With such limited testing for COVID-19 in care homes early on, those signing death certificates were making a judgement, in some cases based on limited information. While I cannot say we have not had any COVID-19 deaths, the number of deaths across our homes from January to the end of May 2020 is no higher than the same period last year.
We have been open to admissions throughout the last few months. We undertake appropriate assessments, a period of isolation on arrival, as well as the usual testing. Our homes can facilitate Skype visits for residents and family members who wish to view the home. As our homes come out of some of the restrictions, we are also looking to see how we can accommodate socially distanced visits for prospective residents and their families, but clearly this has to be at a point when it is suitable to do so.
Throughout the pandemic, I contacted family members monthly to update them on the strategy we were adopting and on our steps to move homes out of the lock-down and commence visits again, albeit in a gradual way.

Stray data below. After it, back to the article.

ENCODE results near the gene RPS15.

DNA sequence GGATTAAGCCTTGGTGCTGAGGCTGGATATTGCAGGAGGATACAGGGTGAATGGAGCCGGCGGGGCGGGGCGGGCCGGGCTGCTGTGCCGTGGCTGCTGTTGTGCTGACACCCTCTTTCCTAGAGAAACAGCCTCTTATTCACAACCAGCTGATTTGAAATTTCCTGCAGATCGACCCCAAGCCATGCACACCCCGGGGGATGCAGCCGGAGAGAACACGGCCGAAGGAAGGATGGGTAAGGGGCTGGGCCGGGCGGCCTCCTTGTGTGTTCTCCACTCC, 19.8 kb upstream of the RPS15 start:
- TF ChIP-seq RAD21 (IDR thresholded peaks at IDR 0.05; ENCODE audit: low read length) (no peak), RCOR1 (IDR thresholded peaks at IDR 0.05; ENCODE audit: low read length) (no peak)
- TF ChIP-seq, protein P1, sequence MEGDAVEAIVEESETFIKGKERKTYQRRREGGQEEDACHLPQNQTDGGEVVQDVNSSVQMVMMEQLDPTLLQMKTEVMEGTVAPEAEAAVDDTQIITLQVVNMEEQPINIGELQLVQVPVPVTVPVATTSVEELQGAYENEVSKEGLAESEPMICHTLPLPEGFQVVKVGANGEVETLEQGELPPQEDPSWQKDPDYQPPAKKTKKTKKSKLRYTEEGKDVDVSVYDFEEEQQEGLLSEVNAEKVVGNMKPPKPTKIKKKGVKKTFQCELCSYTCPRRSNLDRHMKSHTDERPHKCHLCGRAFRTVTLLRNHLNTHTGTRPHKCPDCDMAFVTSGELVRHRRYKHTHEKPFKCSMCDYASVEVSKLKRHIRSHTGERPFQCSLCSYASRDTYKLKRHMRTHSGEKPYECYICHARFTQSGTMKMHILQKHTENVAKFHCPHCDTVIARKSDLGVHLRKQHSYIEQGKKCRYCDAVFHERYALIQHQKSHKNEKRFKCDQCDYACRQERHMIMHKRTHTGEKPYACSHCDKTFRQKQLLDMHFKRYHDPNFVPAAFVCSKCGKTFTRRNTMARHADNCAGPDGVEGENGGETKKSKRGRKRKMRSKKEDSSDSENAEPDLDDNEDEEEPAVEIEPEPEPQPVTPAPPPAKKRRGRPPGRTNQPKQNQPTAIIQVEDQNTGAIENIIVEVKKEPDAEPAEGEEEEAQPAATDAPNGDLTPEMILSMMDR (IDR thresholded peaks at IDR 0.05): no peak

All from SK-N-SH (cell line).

We have enabled visiting through a combination of risk assessments. For example, we take into account whether the whole home has tested negative, and whether visitors have been made aware of their responsibilities in visiting. Communication has to be timely, open and honest as families need to understand both what their part is and that things may change if cases start to re-appear in the home or risk increases to a level which affects the safety of visiting.
There is no statutory guidance on visiting at the moment. The only clarity has come from the Care Provider Alliance, driven by some providers desire to ensure we do the best by the residents of care homes. CQC have not provided any advice or made their position clear on this other than to say its up to the provider. Public Health England to date are confusing in their advice and it depends on who you speak to. It appears amazing that we are on the verge of opening pubs and hotels across England, yet our most vulnerable citizens still do not have any official guidance about being able to be visited. This leaves providers potentially at risk of doing the wrong thing.